Quick question...did you look up Boeing's exec team before tossing out this well informed post? A quick glance at their exec profile page shows that 13 of 21 execs listed are white dudes. So...kinda silly for you to say that your fear of black people is why this happened. In fact, I'd be willing to bet a fair sum of money that the vast majority of Boeing's execs since the MD merger have been white dudes.
willfe
willfe 4
"13 of 21 execs listed are white dudes." So 60%? Meaning the other 40% are not "white dudes"? Doesn't sound like a "vast majority" to me.

Also, could you please remind me which part of being a "white dude" is bad again? Is it the "white" part or the "dude" part? I forgot this week's reason for hating that demographic. The memos keep getting lost in the mail :)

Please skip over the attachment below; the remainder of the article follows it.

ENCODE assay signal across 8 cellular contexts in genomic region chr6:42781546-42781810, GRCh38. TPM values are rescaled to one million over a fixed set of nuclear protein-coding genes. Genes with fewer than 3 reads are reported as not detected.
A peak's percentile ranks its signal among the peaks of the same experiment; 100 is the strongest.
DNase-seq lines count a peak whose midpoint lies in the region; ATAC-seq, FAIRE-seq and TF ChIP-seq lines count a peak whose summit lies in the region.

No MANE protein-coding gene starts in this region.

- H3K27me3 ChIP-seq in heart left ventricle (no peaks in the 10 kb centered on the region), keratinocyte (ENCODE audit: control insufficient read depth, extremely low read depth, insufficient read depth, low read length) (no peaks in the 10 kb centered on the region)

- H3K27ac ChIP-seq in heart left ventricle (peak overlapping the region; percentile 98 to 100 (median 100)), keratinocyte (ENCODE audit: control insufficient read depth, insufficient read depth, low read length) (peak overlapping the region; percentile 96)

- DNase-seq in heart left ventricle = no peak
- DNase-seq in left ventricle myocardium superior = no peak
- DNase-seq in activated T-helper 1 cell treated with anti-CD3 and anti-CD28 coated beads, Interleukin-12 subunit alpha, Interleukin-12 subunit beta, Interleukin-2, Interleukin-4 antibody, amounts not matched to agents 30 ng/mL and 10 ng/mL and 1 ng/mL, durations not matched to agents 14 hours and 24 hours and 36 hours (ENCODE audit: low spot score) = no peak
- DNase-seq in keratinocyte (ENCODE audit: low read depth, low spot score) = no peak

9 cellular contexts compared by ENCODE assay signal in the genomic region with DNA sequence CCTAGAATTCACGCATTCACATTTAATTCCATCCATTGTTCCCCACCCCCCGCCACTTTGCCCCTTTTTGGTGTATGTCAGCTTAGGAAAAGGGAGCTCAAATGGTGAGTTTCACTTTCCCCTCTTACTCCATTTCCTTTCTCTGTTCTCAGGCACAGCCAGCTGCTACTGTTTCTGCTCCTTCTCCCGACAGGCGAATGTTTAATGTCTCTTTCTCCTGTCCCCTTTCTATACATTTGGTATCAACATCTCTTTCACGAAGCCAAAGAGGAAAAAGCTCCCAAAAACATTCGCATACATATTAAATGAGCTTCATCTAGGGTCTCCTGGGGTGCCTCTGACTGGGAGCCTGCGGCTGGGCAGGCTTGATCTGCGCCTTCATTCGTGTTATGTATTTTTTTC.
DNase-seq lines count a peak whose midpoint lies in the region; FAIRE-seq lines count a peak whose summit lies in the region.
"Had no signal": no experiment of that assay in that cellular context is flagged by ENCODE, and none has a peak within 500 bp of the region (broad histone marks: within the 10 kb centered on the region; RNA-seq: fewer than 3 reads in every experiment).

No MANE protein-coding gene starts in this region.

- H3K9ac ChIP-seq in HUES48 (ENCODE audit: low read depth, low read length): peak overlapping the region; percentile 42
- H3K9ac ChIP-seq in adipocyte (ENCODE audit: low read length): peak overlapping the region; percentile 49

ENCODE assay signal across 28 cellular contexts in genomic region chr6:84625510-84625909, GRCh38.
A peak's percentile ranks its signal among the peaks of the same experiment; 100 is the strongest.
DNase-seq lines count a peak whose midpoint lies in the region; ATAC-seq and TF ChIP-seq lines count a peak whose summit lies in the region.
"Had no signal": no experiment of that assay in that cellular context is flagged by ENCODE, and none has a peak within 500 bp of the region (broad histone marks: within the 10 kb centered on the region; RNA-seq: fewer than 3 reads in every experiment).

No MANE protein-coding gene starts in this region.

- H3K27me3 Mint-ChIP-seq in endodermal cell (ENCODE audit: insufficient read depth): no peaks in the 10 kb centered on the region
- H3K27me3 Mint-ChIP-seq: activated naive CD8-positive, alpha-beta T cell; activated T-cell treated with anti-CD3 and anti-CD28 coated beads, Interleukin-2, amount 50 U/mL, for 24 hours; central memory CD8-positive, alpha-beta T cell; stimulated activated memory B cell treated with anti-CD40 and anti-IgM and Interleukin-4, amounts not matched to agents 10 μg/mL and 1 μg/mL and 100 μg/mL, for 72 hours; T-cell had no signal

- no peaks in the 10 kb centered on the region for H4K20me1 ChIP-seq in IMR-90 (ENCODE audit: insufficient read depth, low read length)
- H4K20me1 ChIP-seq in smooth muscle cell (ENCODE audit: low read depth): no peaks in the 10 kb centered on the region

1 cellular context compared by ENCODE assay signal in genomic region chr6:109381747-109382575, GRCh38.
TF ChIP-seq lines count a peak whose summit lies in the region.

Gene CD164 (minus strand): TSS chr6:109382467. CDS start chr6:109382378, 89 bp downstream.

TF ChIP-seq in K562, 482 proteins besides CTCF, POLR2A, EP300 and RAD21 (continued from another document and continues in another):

AirplaneC
C J 2
Pump the brakes there, mustache. Let's work through some reading comprehension. The "vast majority" comment was not related to the current executive team. If you sound out the words you'll see that I said a vast majority of Boeing execs since the MD merger, which refers to historical numbers, not just the current team. And in an effort to untwist the bunch in your panties, there's nothing wrong with white dudes. If you take a breath and look at the comment mine was in response to, you'll see that the previous poster had intended to blame the situation on DEI initiatives. This should assist in understanding the intent of my post showing that blaming this on DEI doesn't make a ton of sense when the slow decline of Boeing since the MD merger has mostly been guided by white dudes.

We're going to have to send you home from school today with a note to your parents to inform them that you might need some extra assistance in reading. We don't want to see you end up with your foot in your mouth again.
AWAAlum
AWAAlum 0